Cultivation is perhaps the oldest method of weed control practiced by man. It still is one of the most effective and economical means of weed control. Although the concept of cultivation has not changed over time, implements used to cultivate have undergone considerable improvement. There are many excellent cultivating implements available today. The choice of implement is largely based on soil type, crop grown and grower preference. As stated earlier, weeds do the most damage during the first 40 days after crop seed germination. Consequently, one, timely cultivation often is sufficient to achieve adequate weed control. Depending upon the crop being grown, up to 80 % of a plant bed can be easily cultivated. If improperly preformed, cultivation can cause more crop injury than the presence of weeds. Most vegetable crops are shallow rooted having their roots concentrated in the top 12” of the soil. As a result, maximum cultivation depth should be no greater than two inches. Deeper cultivation will cause roots system disruption, plant injury and even death. It is a good practice to adjust cultivating equipment prior to each use or with each change of field or crop to be cultivated. Periodic checking of the cultivation depth is also advisable to insure root pruning is kept to a minimum.


In addition to its benefit to germination of seed and subsequent growth of a cash crop, irrigation water also provides similar benefit to weeds. Therefore, anything that can be done to restrict water to the area of the crop root zone should be practiced. Drip irrigation can serve as one of the tools to manage weeds in an organic farming enterprise as well as an efficient means of supplying supplemental water to crops. When properly operated and maintained, drip irrigation systems will supply water only to a precise location around the crop rooting zone. No water is applied to the area in the furrows or between the plant beds. As a result, this helps to reduce the potential for weed seed germination in these areas.

Pre-plant irrigation/cultivation

Combining pre-plant irrigation with cultivation can be an effective means of reducing weed and weed seed buildup. After seed beds are established, a pre-plant irrigation is applied to encourage weed seed germination is applied well in advance of the anticipated crop planting date. Soon after weed seedlings emerged, the field is cultivated, killing emerged weeds. When a large seeded crops such as sweet corn or green beans are to be planted, the cultivated beds can be allowed to dry down to 2 – 3 inches to form a dust mulch. The seeds are then sown into the moisture below the dust mulch.

Crop Competition

With some species, the cash itself can become an effective means of reducing weed populations in a field. Cucurbit species such as cantaloupe, watermelon and pickling cucumbers are low growing vining plants. Under good management practices and high-density plantings their vines form a very dense ground cover which shades out weeds and out competes them for water, nutrients and sunlight. Similar, rotation crops such as small grains can serve a similar purpose when they are rotated with vegetable species. To maximize the benefits from dense planting and/or rotation cover crops, immediate crop destruction is advisable. This will help to prevent late emerging weed species from emerging through the diminishing cover resulting from crop maturity and harvest.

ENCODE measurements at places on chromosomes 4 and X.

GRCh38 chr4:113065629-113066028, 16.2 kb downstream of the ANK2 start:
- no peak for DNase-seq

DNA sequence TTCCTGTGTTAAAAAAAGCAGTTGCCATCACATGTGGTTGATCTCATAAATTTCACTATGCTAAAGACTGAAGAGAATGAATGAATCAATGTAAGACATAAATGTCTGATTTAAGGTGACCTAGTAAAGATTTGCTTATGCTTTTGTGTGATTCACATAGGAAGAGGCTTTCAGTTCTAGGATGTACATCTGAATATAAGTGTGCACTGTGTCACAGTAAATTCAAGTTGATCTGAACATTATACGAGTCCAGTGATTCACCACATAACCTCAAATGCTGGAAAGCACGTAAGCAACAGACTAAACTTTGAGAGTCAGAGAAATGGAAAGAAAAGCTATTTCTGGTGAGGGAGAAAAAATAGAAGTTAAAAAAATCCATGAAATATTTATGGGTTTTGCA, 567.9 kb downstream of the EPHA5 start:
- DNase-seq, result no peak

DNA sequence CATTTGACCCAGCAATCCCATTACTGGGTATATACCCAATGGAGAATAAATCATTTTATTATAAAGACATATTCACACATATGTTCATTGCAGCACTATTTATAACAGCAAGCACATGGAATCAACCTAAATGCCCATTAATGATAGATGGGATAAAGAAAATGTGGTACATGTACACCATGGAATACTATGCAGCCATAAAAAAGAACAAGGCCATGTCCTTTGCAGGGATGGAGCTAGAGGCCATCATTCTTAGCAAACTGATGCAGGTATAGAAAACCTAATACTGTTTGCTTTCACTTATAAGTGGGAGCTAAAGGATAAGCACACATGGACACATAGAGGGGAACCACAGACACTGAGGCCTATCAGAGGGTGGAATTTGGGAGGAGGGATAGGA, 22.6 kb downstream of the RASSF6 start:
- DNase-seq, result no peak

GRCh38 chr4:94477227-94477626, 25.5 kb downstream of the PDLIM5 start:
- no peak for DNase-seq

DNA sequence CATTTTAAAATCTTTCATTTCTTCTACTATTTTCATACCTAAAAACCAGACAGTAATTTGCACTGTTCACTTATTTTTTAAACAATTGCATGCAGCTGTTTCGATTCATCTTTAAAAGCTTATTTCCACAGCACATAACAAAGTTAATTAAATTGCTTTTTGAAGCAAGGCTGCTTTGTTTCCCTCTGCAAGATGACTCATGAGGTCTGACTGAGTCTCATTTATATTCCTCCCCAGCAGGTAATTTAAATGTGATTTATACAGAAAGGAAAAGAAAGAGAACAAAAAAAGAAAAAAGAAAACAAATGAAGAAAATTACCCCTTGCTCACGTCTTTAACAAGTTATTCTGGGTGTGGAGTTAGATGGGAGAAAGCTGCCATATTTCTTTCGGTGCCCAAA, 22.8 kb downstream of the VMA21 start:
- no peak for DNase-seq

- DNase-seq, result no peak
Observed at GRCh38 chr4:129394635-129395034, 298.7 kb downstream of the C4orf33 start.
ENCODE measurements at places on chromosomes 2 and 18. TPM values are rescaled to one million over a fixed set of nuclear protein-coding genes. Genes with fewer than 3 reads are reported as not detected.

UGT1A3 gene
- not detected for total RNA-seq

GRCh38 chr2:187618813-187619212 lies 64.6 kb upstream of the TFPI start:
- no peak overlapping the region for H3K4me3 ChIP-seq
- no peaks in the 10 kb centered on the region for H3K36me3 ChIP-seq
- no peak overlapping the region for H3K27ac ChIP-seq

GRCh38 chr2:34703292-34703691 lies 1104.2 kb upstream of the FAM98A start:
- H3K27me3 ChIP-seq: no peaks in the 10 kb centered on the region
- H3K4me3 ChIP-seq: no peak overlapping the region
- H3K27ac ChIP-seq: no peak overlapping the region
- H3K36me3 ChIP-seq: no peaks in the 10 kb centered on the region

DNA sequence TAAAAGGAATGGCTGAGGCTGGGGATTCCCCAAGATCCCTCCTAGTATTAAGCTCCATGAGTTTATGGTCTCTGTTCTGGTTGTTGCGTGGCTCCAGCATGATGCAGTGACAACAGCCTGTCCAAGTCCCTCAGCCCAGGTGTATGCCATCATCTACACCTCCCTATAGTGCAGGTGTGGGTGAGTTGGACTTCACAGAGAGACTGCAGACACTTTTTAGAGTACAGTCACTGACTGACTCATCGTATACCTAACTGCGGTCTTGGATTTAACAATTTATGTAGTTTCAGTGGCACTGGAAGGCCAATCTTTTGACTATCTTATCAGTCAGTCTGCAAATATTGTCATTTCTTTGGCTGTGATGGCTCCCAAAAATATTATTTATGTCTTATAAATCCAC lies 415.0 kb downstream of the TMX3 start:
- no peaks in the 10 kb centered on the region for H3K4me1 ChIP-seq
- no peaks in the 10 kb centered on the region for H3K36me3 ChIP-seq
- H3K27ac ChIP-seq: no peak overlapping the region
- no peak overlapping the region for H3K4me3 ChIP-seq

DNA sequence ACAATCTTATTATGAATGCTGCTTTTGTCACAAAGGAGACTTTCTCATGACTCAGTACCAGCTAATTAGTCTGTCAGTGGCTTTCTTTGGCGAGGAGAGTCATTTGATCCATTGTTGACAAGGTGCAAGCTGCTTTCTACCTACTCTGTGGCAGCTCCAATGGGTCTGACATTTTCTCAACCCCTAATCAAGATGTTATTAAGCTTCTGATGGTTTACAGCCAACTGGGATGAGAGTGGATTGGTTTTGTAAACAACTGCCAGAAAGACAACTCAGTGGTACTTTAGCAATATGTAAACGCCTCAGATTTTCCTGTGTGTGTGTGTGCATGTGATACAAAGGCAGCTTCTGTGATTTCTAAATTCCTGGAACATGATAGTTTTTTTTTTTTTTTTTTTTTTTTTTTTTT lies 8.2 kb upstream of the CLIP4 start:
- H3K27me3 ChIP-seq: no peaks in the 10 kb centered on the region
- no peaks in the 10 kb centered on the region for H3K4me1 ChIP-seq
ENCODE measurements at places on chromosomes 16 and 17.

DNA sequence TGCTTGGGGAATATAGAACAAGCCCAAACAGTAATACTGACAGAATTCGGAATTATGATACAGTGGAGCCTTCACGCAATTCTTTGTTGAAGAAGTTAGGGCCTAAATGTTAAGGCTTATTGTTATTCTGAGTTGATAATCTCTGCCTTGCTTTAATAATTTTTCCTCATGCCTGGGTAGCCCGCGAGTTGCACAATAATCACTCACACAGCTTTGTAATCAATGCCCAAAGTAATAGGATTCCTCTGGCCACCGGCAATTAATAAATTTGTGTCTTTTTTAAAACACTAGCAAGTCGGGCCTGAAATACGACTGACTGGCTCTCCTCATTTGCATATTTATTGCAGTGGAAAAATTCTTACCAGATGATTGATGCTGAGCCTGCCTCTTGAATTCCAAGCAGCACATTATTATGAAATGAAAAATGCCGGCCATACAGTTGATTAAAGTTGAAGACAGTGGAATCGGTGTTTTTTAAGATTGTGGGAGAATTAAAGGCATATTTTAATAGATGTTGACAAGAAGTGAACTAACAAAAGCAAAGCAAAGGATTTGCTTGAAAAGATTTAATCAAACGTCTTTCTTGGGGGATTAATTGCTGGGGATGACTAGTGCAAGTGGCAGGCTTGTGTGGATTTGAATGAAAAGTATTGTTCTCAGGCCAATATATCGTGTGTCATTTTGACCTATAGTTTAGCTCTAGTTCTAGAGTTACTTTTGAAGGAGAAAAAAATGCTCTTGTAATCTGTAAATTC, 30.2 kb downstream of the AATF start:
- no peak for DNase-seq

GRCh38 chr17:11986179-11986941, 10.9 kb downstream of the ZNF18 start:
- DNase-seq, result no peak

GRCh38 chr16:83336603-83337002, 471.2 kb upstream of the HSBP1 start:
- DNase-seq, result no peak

Perhaps the most effective and widely used means of weed control in organic plantings is mulching. Mulches can control weeds by either a shading effect as previously described or by forming a barrier to the emergence of the weed seedling. Basically there are two category of mulches, organic or inorganic. Organic mulches can be any organic material. Examples of organic mulches are hay or straw, pine needles, shredded bark and sawdust (2). Fresh material such as saw dust can rob N from the crop being mulched. To offset this, supplemental N applications may be required. Nitrogen is required by organisms which breakdown the organic materials. The addition will assist in the deterioration process and aid the return of N to the soil. When using organic, avoid applying the material too early because these materials can delay soil warming and reduce seed germination, seedling emergence and crop development. It is best to apply organic mulches in the Spring when soil temperature has reached 650 F at a 4 “ depth. Organic mulches such as hay and grass clippings can also serve to introduce weed seed into the mulched field. If the hay crop contains weed species, or, if it has gone to seed prior to harvesting, it can serve as a carrier for unwanted seeds. Commercially produced hay can also pose a danger of transporting unwanted herbicides contained in the hay to the field being mulched. When organic mulches are used they should be placed 2 – 3 “ away from the seedlings or plant stems (2). Occasionally additional mulch materials will be needed if weed seedlings begin to emerge through the mulch layer. Products such as these are better suited for small acreage situations.

Certain organic mulches can be grown in place or in the desired area for mulching. These mulches, termed living mulches, are usually crops such as small grains, clover, vetch, etc., grown specifically as a mulch material. The cash crop is planted into the living mulch. The living mulch must be killed once it has produced sufficient biomes to be an effective mulch or it will become a serious competitor to the cash crop (26).

The most commonly used inorganic mulches are plastic films. Most of these films are made from petroleum based products. Plastic mulches are very effective in preventing weed seedlings from emerging.